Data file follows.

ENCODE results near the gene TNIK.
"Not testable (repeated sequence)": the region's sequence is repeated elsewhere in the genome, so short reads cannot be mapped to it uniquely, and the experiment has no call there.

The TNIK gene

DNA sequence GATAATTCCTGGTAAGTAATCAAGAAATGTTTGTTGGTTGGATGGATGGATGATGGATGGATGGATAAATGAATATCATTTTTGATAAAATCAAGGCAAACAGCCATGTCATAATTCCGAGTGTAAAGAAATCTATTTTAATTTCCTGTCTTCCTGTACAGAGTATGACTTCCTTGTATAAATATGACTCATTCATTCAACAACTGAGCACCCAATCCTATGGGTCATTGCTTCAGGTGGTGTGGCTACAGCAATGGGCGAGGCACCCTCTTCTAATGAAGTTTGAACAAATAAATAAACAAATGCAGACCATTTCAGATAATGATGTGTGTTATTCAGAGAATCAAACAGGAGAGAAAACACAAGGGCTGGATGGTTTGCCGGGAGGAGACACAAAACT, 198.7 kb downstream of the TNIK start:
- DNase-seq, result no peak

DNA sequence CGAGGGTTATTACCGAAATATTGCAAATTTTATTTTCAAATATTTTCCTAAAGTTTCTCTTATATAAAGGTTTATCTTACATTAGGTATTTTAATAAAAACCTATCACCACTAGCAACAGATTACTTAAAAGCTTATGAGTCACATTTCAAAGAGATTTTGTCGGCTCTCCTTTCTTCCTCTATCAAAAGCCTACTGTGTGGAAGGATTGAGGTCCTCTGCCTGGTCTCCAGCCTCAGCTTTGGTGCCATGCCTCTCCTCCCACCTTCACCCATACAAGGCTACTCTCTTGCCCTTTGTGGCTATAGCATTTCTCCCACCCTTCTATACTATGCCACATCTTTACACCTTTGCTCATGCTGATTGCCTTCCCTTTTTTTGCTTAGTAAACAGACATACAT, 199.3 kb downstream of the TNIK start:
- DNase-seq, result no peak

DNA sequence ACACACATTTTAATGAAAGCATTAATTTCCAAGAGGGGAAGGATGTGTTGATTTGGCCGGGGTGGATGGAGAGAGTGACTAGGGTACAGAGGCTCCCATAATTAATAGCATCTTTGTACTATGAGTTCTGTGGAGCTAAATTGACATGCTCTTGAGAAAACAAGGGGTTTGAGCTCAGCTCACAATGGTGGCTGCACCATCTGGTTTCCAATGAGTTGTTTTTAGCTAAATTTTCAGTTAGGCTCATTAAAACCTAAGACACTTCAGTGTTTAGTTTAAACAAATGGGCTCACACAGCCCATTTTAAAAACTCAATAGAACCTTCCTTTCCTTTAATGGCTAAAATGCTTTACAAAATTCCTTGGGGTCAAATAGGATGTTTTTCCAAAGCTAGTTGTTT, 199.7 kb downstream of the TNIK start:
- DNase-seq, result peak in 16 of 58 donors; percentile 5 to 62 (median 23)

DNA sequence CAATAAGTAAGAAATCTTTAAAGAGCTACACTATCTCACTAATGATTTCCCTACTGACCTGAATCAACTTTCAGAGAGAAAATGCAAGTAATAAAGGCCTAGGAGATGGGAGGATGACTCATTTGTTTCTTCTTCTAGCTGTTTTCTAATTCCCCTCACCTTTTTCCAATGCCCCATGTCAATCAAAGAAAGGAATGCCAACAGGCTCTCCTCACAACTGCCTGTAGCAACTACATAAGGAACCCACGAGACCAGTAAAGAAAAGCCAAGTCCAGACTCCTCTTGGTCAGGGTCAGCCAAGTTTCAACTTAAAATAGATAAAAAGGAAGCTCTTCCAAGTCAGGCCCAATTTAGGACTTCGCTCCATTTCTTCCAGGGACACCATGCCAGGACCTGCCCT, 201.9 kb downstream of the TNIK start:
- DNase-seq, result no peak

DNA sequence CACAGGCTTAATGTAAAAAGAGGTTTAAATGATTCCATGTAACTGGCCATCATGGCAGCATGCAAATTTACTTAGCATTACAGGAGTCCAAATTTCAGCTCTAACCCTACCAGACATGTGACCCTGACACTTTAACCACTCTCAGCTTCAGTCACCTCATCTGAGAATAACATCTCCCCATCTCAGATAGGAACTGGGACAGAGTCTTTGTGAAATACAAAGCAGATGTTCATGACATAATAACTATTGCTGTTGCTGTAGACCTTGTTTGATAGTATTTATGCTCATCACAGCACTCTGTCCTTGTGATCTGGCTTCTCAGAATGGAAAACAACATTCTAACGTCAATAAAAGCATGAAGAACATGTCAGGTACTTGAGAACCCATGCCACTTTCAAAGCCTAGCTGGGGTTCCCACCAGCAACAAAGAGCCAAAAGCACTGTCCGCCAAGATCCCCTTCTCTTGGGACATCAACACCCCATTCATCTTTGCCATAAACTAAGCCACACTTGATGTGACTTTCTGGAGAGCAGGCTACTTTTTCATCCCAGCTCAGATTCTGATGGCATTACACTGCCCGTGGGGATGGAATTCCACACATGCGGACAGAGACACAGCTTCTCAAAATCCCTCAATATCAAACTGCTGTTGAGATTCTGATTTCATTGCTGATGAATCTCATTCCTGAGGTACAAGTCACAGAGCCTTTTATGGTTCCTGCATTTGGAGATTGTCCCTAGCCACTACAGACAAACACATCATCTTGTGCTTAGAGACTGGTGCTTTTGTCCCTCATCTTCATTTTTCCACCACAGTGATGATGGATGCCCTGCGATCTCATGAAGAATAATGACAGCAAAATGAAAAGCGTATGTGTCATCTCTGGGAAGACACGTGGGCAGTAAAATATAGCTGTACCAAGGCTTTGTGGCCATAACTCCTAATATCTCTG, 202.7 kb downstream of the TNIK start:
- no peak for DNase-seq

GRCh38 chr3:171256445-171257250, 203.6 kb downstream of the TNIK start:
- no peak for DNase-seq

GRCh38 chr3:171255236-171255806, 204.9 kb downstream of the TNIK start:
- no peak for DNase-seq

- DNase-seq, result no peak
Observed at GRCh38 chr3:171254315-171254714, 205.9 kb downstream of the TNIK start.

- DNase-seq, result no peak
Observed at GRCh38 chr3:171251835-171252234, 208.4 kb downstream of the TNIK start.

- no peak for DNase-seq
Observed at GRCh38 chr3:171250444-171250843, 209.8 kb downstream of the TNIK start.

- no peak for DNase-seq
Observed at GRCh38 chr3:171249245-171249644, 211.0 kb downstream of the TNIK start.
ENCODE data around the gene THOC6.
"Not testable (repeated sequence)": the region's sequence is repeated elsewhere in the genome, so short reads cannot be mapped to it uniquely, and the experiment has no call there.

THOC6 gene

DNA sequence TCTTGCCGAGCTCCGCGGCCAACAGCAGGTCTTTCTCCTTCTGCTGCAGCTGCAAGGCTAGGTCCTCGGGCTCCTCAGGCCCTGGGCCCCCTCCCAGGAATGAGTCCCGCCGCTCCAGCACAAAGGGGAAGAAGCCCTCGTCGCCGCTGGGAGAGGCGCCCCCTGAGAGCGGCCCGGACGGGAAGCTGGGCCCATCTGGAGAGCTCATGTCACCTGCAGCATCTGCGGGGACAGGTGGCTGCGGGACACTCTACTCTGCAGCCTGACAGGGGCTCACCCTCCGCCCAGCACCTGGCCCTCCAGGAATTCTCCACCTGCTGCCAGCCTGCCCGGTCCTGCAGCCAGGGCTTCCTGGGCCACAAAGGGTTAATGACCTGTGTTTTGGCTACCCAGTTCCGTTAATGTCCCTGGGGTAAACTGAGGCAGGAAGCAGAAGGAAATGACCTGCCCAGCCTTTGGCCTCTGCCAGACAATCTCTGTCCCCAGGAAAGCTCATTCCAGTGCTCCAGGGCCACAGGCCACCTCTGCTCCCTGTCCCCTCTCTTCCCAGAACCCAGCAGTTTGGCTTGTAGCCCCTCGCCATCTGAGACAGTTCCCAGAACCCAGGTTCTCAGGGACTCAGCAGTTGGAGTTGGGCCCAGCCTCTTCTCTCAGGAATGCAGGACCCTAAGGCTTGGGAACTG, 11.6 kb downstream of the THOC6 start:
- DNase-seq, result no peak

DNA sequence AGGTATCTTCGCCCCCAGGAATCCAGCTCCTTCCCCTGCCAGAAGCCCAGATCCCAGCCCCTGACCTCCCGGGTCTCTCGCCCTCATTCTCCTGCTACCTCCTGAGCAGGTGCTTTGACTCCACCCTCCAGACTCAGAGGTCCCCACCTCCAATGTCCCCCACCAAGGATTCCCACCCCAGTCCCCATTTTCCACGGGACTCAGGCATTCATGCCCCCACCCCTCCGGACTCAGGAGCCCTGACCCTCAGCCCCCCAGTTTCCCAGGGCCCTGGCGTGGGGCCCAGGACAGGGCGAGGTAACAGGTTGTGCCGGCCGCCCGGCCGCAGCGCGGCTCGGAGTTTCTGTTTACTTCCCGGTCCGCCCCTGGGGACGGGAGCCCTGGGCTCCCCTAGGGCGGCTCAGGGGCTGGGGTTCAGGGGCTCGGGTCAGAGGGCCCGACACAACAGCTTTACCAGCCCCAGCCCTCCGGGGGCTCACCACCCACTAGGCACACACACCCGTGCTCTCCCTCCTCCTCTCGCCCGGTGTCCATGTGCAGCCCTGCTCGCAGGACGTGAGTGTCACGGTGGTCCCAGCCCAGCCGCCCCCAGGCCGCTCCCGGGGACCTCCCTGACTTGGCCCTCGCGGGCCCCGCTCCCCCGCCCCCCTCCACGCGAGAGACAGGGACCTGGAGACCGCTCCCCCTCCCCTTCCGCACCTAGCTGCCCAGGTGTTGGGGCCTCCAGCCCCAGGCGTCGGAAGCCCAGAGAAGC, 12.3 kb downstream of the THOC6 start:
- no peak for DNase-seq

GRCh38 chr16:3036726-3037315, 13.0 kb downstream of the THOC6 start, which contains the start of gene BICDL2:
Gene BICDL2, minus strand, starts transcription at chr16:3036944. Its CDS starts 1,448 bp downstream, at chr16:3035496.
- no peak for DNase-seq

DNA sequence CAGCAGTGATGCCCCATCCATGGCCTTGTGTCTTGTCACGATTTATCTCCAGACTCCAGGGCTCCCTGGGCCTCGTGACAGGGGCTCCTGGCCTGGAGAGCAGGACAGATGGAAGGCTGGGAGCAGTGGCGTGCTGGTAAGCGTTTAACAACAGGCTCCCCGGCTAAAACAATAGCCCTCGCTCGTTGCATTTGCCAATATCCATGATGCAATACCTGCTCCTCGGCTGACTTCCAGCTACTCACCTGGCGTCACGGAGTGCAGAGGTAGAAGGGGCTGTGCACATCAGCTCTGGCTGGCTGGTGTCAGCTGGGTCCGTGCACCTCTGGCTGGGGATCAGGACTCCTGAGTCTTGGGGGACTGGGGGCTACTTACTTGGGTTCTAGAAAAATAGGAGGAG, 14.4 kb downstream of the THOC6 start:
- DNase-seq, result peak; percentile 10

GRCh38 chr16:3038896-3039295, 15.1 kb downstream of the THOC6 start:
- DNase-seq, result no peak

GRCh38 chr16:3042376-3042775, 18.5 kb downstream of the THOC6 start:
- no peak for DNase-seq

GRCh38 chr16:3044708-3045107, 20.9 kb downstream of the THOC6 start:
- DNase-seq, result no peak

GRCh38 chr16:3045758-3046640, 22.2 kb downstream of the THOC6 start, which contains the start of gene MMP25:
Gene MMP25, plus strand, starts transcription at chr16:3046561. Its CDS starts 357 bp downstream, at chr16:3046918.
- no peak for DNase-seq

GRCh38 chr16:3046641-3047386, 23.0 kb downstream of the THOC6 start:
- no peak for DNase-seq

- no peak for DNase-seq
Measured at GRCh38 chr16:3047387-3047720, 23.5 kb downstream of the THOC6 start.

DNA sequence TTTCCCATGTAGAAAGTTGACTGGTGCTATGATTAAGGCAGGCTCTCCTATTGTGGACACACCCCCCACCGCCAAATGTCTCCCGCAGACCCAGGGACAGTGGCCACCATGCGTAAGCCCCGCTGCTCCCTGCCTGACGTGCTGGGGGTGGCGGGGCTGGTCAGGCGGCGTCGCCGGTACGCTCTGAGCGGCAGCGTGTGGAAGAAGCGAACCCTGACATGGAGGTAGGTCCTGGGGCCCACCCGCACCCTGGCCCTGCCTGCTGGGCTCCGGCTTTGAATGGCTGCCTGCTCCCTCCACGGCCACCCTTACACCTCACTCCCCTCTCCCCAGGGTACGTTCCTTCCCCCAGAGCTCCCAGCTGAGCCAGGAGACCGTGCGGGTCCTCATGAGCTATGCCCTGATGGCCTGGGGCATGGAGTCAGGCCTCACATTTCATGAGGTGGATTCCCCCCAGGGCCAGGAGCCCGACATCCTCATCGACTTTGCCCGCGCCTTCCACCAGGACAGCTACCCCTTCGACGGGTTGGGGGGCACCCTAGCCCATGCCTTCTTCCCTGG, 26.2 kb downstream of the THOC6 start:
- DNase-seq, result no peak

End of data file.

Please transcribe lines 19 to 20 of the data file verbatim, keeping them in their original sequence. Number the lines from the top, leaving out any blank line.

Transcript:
Observed at GRCh38 chr3:171254315-171254714, 205.9 kb downstream of the TNIK start.

- DNase-seq, result no peak